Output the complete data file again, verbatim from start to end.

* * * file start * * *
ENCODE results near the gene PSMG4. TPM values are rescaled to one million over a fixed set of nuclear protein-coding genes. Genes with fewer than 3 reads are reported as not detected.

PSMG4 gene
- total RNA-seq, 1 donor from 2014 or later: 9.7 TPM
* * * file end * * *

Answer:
ENCODE results near the gene PSMG4. TPM values are rescaled to one million over a fixed set of nuclear protein-coding genes. Genes with fewer than 3 reads are reported as not detected.

PSMG4 gene
- total RNA-seq, 1 donor from 2014 or later: 9.7 TPM